He said that in the next few months the People’s Republic of China would be giving $5 million worth of construction equipment to the Republic of Fiji Military Forces Engineering Corps.

“This is to be used in rural development and so obviously there is a need for very senior people to be able to run the engineers corps.”

Mr Langman, however, continued to stay on in FICAC.

But it was not until 2014 when taxpayers footing the bills for FICAC’s operations began to see some returns on their taxes through the 2014 Annual Report tabled in Parliament in 2015.

FICAC during the 2014 election year

In Mr Langman’s introductory remarks presenting the 2014 Annual Report, he said right at the outset: “Foremost, the Commission was put to test for the first time during the September 2014 National Elections to investigate elements of breaches under the Electoral Decree No 11 of 2014. The electoral offences that were referred to the Commission were carefully analysed before an investigation was carried out. Cases of electoral breaches taken to Court received successful convictions earlier than expected and these were achieved through our high level of skills and efficiency.”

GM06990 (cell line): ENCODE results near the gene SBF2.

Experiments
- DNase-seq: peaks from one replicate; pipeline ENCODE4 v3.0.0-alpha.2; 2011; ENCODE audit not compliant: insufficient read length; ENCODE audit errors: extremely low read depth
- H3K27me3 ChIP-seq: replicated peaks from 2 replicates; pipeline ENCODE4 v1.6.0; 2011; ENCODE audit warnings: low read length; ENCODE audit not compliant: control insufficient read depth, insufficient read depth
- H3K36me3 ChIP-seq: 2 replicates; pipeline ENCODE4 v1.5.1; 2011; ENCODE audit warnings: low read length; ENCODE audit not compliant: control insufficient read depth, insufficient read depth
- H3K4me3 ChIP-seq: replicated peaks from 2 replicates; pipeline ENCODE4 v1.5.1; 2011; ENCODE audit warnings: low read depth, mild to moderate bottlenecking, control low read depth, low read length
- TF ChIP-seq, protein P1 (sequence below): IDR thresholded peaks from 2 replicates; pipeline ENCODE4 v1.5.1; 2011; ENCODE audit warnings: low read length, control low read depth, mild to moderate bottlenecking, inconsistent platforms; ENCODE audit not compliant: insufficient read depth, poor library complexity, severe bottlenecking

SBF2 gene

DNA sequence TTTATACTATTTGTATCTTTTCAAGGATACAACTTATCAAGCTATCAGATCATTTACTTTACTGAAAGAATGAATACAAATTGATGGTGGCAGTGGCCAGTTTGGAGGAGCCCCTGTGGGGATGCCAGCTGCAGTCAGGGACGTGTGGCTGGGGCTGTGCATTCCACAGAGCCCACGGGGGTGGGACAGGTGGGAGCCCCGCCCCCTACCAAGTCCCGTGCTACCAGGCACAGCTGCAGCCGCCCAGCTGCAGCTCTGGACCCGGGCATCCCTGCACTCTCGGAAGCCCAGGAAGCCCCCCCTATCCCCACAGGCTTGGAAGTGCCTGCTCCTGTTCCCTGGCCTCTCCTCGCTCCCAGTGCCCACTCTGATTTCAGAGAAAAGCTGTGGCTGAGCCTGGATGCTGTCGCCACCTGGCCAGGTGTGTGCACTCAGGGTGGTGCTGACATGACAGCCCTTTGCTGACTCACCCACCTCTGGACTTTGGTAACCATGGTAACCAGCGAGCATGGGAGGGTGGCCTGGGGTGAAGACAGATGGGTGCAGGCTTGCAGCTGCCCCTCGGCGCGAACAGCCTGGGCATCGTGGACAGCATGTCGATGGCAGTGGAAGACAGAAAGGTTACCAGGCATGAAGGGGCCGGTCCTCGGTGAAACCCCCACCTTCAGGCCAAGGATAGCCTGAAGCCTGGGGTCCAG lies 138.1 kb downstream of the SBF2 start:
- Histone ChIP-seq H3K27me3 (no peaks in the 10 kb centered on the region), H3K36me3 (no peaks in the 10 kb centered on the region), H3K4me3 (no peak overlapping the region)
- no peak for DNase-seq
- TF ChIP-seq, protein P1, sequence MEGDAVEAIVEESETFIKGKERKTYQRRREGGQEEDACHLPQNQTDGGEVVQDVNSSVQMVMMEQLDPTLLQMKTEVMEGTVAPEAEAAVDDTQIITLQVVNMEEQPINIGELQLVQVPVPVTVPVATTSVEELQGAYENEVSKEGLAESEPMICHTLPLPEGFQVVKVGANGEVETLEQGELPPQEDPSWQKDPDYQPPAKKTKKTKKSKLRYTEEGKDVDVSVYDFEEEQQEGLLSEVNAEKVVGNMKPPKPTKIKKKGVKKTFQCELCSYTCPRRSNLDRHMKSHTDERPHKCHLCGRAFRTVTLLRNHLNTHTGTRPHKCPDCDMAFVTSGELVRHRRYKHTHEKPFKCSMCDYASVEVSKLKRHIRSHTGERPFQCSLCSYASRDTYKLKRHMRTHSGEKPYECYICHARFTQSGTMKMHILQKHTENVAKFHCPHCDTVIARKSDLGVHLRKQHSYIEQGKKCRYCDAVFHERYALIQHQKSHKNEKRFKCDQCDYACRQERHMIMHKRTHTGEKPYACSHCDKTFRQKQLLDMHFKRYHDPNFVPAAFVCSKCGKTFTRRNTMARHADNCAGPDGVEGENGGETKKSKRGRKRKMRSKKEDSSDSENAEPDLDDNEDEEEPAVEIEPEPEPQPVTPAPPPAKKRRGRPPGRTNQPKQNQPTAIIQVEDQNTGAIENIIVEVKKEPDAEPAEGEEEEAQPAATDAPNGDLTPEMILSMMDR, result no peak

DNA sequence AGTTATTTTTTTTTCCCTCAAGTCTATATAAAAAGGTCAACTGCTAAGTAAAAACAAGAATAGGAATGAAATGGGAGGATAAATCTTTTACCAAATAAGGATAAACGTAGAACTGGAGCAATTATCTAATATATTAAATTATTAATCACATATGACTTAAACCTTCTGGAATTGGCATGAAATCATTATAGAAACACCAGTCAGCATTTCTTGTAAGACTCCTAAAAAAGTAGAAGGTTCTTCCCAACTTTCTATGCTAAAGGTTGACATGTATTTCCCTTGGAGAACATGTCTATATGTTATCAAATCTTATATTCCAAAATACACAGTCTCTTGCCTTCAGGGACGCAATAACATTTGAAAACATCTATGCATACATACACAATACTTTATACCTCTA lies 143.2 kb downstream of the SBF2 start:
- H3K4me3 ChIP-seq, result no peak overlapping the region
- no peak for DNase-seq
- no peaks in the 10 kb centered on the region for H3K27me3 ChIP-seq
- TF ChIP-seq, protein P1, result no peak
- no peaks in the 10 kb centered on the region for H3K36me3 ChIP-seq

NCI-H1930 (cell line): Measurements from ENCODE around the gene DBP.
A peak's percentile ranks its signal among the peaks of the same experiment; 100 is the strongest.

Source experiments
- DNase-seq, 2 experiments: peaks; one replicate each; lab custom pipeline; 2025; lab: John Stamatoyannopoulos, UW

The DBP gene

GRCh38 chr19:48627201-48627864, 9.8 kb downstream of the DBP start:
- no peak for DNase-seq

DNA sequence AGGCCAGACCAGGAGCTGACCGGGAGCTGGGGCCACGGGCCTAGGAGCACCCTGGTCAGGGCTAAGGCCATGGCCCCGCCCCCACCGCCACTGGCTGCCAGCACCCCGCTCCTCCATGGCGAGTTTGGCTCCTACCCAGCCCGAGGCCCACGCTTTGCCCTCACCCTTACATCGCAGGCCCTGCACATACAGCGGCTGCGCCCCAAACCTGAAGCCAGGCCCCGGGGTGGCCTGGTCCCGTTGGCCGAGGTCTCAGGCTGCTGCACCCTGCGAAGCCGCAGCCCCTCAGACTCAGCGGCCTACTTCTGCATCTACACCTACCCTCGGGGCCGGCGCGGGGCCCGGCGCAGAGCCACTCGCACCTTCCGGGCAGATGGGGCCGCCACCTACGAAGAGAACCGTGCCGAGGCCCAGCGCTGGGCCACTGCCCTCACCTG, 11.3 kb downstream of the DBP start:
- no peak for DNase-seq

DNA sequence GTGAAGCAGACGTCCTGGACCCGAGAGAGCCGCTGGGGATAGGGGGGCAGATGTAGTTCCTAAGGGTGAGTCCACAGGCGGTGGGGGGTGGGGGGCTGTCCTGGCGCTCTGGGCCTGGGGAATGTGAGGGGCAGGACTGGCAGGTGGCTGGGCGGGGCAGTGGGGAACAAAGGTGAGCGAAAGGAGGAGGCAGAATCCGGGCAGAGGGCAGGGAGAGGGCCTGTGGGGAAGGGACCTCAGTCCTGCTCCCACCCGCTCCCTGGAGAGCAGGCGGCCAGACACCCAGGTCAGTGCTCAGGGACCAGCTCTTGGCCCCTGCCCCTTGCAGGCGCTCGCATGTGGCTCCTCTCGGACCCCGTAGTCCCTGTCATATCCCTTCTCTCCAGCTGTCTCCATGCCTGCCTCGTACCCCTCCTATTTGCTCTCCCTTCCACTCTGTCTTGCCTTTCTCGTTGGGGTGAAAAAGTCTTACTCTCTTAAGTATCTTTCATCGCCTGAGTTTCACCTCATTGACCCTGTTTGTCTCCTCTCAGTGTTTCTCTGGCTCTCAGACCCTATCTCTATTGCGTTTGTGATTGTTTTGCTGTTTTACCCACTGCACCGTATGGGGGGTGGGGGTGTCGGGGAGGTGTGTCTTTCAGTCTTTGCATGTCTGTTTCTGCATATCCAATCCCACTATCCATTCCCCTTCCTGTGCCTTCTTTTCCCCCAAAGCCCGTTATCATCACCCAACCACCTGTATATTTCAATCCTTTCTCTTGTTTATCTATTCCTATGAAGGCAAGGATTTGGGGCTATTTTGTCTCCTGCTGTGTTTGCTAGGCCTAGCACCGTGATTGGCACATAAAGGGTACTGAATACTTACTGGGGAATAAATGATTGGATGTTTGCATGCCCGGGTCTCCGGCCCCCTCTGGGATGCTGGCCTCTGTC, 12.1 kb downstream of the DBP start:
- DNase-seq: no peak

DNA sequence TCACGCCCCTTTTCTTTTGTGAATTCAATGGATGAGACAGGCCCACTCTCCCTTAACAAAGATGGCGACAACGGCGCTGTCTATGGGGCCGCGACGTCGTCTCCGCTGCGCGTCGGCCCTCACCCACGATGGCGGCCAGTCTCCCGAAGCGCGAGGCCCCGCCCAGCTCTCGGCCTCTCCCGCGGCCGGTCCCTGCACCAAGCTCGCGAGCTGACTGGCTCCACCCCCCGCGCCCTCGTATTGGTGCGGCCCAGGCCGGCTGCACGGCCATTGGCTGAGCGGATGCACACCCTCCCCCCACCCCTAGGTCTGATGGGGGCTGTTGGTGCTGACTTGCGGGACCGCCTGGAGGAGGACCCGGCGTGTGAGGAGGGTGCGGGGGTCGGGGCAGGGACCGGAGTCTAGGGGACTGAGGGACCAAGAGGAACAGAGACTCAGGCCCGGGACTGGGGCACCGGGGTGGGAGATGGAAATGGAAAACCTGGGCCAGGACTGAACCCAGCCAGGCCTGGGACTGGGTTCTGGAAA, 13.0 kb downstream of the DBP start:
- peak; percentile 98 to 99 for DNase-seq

It is within the pages of the 2014 Annual Report that we can see the nature of some of these FICAC complaints relating to elections: Elections Office: Complaint against officers for fabricating quotations for dismantling work – insufficient evidence to institute criminal proceedings.

Complaint lodged by Elections Office against Citizen Constitutional Forum (CCF) – insufficient evidence to institute criminal proceedings.

Laisenia Qarase’s speech/comments on ballot numbers 135 and 136 and making reference of it in the Holy Quran – insufficient evidence to institute criminal proceedings.

Elections Office complaint against Vasemaca Bau who voted at the Women’s Correctional Center on September 12,
2014 – case closed as evidence confirmed the accused did not breach of section 82 (2) (d) of the Electoral Decree.